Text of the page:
Why sapphire? Well, its the second hardest naturally occurring material on earth, after diamond.

London - For millions of us, it’s one of the perils of modern life. You’re going about your daily business when your expensive smartphone slips out your pocket, hitting the ground with a thud.

If you’re lucky, your beloved gadget is fine. If you’re not, the screen is scratched. Or, worse, the glass is cracked, leaving you with a repair bill that can be more than £200 (about R3 500).

Is there nothing that can be done, you fume, to make smartphones sturdy enough for the real lives of the people who use them?

At last, some good news is on the way.

Apple, the technology company that has sold an incredible 500 million iPhones since they went on sale in 2007, is expected to launch its iPhone 6 next month. And their latest model improves on the versions that came before it in one crucial way: a “virtually unscratchable” screen, made from sapphire. At least, that’s the rumour being circulated by technology aficionados online.

Why sapphire? Well, it’s the second hardest naturally occurring material on earth, after diamond.

The iPhone 6 will not technically be the first sapphire crystal mobile on sale in Britain. But if, as expected, it goes on sale for roughly £600, it’ll be the first that is vaguely affordable.

The only sapphire-screened mobile phone currently available here is the Vertu Signature Touch, a super-deluxe model that costs a wallet-busting £6 750.

The phone also includes a camera made by upmarket manufacturers Hasselblad and an audio system designed by Bang & Olufsen.

The Apple model, on the other hand, will be firmly aimed at the mass market. Business experts are predicting the company is preparing to manufacture an incredible 75 million iPhone 6s by the end of this year.

So how “unscratchable” is sapphire? And is this the holy grail for phones? Theoretically, since the only substance harder than sapphire is diamond, the only thing that could damage a sapphire screen would be a diamond.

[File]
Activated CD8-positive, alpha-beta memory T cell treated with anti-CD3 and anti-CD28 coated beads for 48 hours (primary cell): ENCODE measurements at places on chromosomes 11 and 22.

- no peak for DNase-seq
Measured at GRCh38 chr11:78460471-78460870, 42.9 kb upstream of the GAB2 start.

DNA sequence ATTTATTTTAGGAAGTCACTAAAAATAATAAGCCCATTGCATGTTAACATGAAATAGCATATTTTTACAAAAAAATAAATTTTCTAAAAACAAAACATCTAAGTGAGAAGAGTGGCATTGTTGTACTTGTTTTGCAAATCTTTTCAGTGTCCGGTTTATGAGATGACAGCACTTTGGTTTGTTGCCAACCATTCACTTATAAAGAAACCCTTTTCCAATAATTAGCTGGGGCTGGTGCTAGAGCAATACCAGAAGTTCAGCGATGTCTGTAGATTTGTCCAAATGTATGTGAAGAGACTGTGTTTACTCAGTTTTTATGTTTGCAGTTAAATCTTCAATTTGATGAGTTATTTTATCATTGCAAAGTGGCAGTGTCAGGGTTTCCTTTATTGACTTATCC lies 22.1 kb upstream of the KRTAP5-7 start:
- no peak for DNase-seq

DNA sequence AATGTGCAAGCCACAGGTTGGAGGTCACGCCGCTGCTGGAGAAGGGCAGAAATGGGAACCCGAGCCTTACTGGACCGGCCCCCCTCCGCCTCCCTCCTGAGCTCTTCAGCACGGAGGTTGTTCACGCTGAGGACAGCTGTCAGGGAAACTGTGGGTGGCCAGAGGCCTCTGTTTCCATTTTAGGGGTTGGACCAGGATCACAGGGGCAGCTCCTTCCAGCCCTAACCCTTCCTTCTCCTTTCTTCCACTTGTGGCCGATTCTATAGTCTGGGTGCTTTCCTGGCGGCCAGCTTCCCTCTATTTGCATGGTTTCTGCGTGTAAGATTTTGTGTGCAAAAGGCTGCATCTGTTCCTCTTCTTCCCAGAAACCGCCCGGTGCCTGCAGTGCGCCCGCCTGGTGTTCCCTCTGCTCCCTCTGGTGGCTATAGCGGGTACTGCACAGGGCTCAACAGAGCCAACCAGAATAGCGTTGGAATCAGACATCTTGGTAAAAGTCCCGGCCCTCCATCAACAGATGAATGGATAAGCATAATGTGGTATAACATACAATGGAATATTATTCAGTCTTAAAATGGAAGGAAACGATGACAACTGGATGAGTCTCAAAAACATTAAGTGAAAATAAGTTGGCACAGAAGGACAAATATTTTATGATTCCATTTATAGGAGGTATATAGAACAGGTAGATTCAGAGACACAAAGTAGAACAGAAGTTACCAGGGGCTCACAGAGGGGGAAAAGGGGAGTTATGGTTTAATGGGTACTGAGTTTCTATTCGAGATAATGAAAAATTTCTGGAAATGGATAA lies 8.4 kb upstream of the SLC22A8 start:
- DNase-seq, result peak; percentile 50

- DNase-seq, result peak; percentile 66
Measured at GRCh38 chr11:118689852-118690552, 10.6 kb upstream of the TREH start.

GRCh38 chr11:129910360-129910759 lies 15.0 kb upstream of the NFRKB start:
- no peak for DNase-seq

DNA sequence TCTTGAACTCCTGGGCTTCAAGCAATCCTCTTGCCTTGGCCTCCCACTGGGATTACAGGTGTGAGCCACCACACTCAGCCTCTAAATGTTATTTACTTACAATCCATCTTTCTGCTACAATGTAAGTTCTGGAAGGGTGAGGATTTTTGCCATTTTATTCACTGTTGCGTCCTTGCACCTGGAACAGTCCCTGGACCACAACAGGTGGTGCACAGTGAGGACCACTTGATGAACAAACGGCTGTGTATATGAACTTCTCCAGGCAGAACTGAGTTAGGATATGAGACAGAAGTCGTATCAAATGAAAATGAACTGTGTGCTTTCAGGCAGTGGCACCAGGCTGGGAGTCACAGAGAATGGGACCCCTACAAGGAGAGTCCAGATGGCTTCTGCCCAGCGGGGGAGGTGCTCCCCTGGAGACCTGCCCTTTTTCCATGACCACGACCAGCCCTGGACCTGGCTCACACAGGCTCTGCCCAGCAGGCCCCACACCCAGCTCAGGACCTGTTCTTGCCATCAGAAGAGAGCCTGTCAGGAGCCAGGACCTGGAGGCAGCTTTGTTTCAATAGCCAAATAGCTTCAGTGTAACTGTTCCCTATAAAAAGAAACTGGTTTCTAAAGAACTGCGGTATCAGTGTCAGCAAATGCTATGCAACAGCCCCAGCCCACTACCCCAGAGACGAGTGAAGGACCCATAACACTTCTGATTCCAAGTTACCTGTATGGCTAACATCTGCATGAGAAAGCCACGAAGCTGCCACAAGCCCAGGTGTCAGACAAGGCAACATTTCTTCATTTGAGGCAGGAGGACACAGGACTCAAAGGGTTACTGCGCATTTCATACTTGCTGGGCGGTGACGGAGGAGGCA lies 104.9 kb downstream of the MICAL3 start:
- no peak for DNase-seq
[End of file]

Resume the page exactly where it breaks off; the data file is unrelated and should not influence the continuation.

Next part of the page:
But that would only be true if the screen were of pure naturally occurring sapphire, which it is not. It uses man-made sapphire, which is not quite as robust.

Synthetic sapphires can be made in a lab and are almost identical in chemical structure to the real gem stone, only clearer and lighter.

The respected technology expert Marques Brownlee managed to get hold of one of Apple’s new screens — albeit without a phone attached — and subjected it to a raft of assaults.

In a YouTube video which has been viewed more than 1.5 million times, Brownlee slashes the screen with a sharp hunting knife and a set of house keys — and it emerges as good as new. “The worst blemish,” he says studying it afterwards, “was my fingerprints.”

He concludes: “Basically, as long as you’re not carrying some high-quality sandpaper in your pocket, you should be good.”

Damaged screens are certainly a common problem. A recent survey of 2 500 iPhone users revealed that nearly a quarter of them were using phones with a screen that was chipped, scratched or cracked. Other smartphones are just as vulnerable.

In an attempt to deal with the issue, some manufacturers have begun using a material called “gorilla glass”, which is more scratch-resistant than ordinary toughened glass.

But ask anyone who has used both gorilla glass and sapphire and they’ll tell you: sapphire screens are in a different league.

Michael Fisher, editorial director of tech website pocketnow.com, carried out his own tests on a phone with a sapphire screen, attacking it violently with steel wool, coins, a knife and sharp stones. None of them left a scratch.